Malraux High School in pastoral Remiremont, France, doesn’t have a prom, school sports or any of the other extracurricular activities and social events that American students typically look forward to their senior year. But Layne Rylander, who is spending what would be her senior year at Malraux, didn’t mind giving up school spirit and dances for an adventure of a lifetime.
Layne’s interest was sparked after a foreign exchange student visited her Spanish class during her junior year at Lake Highlands High School. When she mentioned it to her parents, they were supportive.
“I immediately said, ‘Great, let’s do it. This is right for her,’” says Layne’s mom, Carole Rylander. “I had no idea how to do it, though.”
So Carole called Layne’s Spanish teacher, who recommended Rotary International’s Youth Exchange program, which sends about 8,000 students on exchanges annually. Getting accepted into the program involved submitting a 19-page application with pictures of Layne, her family, her house and her interests. She also had to undergo an interview process with members of the Youth Exchange Committee and former foreign exchange students.
“This isn’t a competitive program,” Carole says. “They’re just looking for kids who want to go for the right reasons.”
Layne was thrilled when she received an acceptance letter from Rotary International. But it came with challenges. In order to do the exchange, Layne had to cram two years’ worth of high school into one.
“I gave up a lot of free time on weekends and evenings,” Layne says of her rigorous study schedule.
Because of her hard work, including taking extra classes through Texas Tech and Richland College programs, she was able to graduate in May 2005. She also found time to continue with basketball and band, take the SAT and ACT exams, and apply and be accepted to Austin College – all before she left for France.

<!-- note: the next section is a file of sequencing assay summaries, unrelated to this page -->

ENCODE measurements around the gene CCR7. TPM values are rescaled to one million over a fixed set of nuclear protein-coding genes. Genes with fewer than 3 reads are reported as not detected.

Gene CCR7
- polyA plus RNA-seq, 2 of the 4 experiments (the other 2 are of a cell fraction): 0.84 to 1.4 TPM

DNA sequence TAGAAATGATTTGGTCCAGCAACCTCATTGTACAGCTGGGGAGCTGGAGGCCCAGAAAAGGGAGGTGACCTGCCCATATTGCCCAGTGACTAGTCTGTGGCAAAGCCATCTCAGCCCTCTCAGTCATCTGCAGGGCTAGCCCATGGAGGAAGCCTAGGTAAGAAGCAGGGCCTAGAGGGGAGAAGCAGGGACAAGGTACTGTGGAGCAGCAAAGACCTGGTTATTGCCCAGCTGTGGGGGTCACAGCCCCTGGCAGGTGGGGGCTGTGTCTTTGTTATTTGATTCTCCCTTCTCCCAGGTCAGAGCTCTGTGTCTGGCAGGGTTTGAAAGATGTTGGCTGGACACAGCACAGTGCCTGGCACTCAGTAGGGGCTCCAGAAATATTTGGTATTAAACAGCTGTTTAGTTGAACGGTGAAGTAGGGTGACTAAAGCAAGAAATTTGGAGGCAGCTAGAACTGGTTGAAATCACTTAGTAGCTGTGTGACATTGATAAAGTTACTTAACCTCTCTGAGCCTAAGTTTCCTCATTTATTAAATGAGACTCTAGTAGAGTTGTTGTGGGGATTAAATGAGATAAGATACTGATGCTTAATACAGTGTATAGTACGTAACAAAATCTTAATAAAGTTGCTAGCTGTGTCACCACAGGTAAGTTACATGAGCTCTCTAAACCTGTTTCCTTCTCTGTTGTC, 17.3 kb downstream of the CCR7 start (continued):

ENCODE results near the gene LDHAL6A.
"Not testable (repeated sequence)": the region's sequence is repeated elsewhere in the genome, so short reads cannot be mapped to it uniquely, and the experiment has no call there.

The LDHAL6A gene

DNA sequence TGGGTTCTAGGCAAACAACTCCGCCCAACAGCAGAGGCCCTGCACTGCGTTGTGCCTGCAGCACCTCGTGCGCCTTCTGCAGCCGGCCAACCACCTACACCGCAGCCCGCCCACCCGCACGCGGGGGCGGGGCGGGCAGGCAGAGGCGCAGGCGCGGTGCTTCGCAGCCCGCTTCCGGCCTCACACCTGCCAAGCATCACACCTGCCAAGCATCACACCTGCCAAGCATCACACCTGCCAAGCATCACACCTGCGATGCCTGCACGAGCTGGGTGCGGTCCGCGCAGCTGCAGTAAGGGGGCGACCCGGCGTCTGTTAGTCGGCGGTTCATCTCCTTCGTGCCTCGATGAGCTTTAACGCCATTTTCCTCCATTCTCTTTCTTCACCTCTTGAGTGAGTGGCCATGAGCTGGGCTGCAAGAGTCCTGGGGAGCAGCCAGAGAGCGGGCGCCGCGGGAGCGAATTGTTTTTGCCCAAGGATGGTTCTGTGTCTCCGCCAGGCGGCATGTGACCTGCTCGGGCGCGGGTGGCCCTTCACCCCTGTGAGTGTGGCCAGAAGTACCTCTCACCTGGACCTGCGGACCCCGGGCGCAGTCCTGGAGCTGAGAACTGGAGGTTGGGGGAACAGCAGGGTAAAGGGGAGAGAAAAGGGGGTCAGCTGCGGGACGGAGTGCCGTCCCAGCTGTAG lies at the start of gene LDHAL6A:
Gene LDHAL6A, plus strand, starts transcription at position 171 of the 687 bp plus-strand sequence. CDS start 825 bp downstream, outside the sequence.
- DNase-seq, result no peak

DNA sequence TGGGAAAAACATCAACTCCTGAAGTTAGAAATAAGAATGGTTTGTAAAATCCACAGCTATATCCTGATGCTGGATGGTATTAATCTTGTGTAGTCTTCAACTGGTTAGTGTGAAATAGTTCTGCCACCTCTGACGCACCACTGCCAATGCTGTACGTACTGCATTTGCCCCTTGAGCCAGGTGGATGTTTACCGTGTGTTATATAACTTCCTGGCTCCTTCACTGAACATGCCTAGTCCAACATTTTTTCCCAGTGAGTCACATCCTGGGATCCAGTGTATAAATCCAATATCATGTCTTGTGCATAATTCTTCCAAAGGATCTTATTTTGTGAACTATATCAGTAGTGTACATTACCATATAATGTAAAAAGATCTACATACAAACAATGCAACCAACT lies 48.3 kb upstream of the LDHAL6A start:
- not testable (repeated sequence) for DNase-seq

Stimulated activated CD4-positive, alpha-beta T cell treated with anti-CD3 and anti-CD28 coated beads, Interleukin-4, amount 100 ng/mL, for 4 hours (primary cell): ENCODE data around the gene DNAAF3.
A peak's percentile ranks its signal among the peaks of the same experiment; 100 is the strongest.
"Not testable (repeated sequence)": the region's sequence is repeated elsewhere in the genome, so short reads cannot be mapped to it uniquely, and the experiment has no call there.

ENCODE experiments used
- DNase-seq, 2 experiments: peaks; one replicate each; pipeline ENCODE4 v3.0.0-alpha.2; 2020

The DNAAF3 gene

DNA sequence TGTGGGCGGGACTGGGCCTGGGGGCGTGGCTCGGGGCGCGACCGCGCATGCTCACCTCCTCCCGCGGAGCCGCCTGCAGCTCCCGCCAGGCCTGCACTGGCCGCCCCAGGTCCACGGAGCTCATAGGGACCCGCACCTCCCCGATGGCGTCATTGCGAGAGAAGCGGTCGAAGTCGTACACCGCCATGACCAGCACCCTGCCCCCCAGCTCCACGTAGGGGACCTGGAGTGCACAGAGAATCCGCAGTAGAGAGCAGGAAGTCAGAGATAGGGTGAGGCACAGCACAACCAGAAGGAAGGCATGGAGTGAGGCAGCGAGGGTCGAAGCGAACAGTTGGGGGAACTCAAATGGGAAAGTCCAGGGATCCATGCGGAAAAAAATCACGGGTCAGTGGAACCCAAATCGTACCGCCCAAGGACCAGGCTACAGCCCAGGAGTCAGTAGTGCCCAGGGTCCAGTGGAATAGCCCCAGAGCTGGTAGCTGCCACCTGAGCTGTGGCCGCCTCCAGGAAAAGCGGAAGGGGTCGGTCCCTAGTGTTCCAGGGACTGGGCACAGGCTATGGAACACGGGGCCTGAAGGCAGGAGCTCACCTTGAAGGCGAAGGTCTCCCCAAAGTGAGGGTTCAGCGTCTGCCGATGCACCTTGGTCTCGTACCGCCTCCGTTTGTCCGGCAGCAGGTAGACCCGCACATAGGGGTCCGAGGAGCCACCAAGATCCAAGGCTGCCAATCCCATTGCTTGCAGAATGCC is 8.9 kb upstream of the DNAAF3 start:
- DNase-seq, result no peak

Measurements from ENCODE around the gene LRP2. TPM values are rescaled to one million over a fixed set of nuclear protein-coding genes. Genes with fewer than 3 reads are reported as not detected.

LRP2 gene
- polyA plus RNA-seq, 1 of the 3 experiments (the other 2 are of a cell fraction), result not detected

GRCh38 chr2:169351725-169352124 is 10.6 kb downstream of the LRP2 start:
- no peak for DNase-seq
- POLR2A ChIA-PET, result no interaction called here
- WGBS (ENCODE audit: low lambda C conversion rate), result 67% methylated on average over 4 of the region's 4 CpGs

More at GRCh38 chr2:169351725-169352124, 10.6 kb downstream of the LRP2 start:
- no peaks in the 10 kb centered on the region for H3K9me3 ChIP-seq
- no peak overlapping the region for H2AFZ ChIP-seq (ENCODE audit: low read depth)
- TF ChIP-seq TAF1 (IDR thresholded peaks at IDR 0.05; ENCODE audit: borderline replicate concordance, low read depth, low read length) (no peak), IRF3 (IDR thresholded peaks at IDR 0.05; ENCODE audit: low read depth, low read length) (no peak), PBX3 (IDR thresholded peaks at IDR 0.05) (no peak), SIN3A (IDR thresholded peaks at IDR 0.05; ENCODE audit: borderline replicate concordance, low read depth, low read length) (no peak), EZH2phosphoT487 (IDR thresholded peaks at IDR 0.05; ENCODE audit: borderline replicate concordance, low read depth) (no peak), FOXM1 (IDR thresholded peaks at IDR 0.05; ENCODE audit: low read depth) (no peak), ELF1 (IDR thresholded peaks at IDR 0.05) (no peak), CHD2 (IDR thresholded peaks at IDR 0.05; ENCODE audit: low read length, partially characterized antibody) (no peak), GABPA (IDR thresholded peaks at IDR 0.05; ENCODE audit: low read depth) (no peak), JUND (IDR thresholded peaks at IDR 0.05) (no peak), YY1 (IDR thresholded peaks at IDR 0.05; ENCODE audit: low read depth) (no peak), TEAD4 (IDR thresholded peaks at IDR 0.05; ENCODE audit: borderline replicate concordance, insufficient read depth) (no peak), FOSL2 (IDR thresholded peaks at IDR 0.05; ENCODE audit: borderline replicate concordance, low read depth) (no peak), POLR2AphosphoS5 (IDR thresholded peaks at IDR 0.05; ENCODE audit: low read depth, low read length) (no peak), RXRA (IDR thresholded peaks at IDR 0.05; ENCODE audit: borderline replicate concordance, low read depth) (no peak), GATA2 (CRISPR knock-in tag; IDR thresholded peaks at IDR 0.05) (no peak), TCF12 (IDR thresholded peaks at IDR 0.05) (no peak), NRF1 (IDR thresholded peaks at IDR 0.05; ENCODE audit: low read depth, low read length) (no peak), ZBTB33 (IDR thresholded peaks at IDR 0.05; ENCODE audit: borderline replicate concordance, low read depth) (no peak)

Layne’s experience has been worth her efforts, her mother says. Though Carole hasn’t seen her daughter since June, not even for Christmas (Rotary prefers that exchange students experience the holidays with their host families), she couldn’t be happier for her.
“She’s having a blast. She’s a kid who just loves change, and she feels alive and energized when meeting new people,” she says. “I think she’s found her calling in life to do something like this.”
Layne was worried about the language barrier before she left, but she hasn’t had any trouble communicating. Just three weeks into her schooling, she passed a note to a friend in class. Her teacher confiscated it and reprimanded Layne, then read the note and complimented her French.
The experience also has enabled her to break down stereotypes and fulfill her goal of being an ambassador for her community and her country.
“Once I start speaking with people, they get past that I’m from the United States and start to relate to me as a person,” Layne says. “I’ve learned that you can’t relate to people as a culture. You have to relate to people on an individual basis. Everyone is different, and in the end we’re all just humans.”